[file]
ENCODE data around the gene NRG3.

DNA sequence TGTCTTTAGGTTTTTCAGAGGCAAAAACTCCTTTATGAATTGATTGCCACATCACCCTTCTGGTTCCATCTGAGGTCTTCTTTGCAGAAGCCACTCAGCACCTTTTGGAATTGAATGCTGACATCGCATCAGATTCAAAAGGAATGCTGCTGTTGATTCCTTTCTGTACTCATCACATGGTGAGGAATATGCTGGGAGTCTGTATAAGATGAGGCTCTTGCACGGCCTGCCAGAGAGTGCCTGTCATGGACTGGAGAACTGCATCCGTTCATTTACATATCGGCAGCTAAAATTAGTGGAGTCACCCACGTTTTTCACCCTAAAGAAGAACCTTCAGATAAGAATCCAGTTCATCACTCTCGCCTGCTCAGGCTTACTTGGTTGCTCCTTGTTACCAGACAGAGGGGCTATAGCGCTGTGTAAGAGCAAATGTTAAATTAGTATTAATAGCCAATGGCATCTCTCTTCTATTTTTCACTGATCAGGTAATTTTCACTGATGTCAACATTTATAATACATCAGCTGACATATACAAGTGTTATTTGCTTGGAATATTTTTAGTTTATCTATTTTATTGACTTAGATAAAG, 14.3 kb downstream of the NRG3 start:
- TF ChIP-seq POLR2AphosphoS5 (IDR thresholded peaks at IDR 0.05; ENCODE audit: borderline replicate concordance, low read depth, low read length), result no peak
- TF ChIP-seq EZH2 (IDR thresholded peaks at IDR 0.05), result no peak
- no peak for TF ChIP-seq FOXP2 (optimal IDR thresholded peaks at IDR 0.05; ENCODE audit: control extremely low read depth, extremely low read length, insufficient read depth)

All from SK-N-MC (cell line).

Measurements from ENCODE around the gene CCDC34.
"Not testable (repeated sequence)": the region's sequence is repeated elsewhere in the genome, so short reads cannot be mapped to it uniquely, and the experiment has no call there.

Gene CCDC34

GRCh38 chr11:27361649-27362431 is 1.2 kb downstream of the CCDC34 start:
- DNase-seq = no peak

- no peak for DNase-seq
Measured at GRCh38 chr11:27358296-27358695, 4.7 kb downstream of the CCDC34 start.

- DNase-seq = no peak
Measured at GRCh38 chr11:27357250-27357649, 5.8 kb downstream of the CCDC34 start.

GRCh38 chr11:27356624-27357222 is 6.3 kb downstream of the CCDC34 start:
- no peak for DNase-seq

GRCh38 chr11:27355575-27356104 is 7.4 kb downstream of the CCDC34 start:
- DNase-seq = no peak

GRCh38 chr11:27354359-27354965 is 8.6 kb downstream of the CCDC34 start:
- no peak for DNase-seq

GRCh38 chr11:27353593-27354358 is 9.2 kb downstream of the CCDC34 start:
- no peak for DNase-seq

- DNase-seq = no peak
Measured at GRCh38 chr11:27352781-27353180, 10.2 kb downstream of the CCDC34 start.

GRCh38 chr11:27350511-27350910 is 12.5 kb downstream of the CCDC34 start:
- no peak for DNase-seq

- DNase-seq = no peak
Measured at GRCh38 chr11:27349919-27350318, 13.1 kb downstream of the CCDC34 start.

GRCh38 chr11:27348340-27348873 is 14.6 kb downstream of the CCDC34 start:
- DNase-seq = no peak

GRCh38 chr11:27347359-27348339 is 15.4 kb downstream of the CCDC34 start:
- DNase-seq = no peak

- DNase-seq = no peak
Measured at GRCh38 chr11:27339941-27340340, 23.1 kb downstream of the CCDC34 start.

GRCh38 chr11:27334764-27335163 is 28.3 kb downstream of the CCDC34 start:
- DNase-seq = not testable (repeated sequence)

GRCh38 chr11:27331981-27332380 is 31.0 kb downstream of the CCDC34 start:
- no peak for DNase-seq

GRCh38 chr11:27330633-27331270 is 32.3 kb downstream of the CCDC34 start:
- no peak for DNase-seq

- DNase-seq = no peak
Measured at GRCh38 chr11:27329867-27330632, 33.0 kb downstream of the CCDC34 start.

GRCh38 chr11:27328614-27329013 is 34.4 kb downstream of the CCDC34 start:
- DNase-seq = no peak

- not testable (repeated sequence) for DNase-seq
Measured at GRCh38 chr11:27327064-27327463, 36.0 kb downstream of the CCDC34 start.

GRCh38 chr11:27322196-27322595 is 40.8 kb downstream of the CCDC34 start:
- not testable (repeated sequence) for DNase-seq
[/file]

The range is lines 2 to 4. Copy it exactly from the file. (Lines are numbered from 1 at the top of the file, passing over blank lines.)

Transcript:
DNA sequence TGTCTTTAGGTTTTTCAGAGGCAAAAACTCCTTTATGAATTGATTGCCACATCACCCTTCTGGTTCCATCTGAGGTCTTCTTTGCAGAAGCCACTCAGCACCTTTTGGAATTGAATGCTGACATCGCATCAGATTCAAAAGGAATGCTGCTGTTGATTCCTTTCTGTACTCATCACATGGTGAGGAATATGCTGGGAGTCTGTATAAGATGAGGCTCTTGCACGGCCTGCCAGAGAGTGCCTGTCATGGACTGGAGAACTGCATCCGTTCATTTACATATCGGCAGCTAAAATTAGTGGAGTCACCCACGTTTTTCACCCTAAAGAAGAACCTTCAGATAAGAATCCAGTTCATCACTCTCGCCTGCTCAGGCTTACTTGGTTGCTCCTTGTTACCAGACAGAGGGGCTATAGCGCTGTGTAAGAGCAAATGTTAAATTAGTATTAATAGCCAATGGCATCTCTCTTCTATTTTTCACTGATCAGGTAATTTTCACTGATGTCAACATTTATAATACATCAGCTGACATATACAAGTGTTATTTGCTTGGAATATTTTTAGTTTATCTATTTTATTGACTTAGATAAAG, 14.3 kb downstream of the NRG3 start:
- TF ChIP-seq POLR2AphosphoS5 (IDR thresholded peaks at IDR 0.05; ENCODE audit: borderline replicate concordance, low read depth, low read length), result no peak
- TF ChIP-seq EZH2 (IDR thresholded peaks at IDR 0.05), result no peak